Newspaper of The New York Herald, November 4, 1855, Page 2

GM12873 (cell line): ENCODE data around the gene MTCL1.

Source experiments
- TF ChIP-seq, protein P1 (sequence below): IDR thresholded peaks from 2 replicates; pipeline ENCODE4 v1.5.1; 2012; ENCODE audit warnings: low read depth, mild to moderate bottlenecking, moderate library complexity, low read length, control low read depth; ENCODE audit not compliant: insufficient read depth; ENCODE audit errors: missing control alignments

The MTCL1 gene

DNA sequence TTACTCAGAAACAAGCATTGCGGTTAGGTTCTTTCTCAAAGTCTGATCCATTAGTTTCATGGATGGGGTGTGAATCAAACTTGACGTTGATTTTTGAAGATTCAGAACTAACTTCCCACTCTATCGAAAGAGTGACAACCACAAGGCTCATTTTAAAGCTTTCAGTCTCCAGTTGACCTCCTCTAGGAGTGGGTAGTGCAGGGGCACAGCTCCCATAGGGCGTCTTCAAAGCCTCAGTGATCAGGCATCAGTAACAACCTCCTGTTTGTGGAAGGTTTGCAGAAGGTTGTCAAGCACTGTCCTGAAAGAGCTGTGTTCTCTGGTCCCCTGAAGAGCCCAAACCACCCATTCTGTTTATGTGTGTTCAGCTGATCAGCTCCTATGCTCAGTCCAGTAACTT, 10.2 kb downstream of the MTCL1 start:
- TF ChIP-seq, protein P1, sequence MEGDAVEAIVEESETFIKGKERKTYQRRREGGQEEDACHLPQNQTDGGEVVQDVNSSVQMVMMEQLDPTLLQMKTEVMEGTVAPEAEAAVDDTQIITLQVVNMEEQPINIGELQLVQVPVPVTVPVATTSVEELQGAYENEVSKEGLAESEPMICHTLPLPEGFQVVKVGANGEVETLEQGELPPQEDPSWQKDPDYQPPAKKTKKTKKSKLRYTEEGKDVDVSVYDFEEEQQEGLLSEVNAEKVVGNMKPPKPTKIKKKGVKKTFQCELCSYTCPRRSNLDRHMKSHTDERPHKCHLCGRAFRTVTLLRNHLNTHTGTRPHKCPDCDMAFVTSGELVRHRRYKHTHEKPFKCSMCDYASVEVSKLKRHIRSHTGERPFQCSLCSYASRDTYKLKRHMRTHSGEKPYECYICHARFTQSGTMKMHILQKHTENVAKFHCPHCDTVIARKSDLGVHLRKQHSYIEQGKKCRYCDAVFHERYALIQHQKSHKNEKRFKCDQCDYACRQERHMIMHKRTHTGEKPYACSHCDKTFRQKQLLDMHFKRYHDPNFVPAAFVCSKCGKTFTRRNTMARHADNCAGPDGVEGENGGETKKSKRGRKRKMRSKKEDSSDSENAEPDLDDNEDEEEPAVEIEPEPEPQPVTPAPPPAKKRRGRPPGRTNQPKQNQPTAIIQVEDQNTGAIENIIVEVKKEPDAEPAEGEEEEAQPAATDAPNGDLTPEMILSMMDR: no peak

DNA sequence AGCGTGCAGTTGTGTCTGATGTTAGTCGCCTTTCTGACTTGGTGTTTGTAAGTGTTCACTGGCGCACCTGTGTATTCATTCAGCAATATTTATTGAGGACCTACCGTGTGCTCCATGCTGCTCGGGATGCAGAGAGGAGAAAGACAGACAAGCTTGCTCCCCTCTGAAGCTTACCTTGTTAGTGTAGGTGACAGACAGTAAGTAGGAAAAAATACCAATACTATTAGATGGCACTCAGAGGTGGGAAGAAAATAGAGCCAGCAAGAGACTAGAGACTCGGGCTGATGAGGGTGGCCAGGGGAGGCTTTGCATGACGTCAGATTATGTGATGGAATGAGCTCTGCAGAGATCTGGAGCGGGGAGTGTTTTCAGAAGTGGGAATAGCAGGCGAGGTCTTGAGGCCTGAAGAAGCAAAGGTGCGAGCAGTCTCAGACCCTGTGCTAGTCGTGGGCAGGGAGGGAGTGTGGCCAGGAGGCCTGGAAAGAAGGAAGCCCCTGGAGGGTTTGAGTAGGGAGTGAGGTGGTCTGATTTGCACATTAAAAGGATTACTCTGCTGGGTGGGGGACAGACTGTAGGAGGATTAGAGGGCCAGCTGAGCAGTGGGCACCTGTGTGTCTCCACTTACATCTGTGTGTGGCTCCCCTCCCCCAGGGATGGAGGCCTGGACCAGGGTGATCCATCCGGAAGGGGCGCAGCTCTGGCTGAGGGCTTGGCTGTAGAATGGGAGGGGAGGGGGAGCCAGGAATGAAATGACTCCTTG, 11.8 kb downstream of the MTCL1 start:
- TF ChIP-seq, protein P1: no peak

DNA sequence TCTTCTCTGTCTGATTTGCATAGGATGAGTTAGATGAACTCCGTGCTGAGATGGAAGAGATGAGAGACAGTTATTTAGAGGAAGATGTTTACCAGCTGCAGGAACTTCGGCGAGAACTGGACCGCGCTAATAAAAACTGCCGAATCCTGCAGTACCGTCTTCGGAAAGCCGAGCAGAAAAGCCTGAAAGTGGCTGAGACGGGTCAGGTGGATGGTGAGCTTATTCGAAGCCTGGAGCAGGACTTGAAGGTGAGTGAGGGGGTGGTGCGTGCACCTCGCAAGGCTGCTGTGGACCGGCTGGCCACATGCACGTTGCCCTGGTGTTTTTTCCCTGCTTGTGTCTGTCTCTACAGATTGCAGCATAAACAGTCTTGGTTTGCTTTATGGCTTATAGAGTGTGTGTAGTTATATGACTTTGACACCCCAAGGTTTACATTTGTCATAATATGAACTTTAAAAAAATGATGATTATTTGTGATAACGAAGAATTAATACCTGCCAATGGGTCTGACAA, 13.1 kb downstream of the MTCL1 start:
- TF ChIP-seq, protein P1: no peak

Newspaper of The New York Herald dated November 4, 1855 Page 2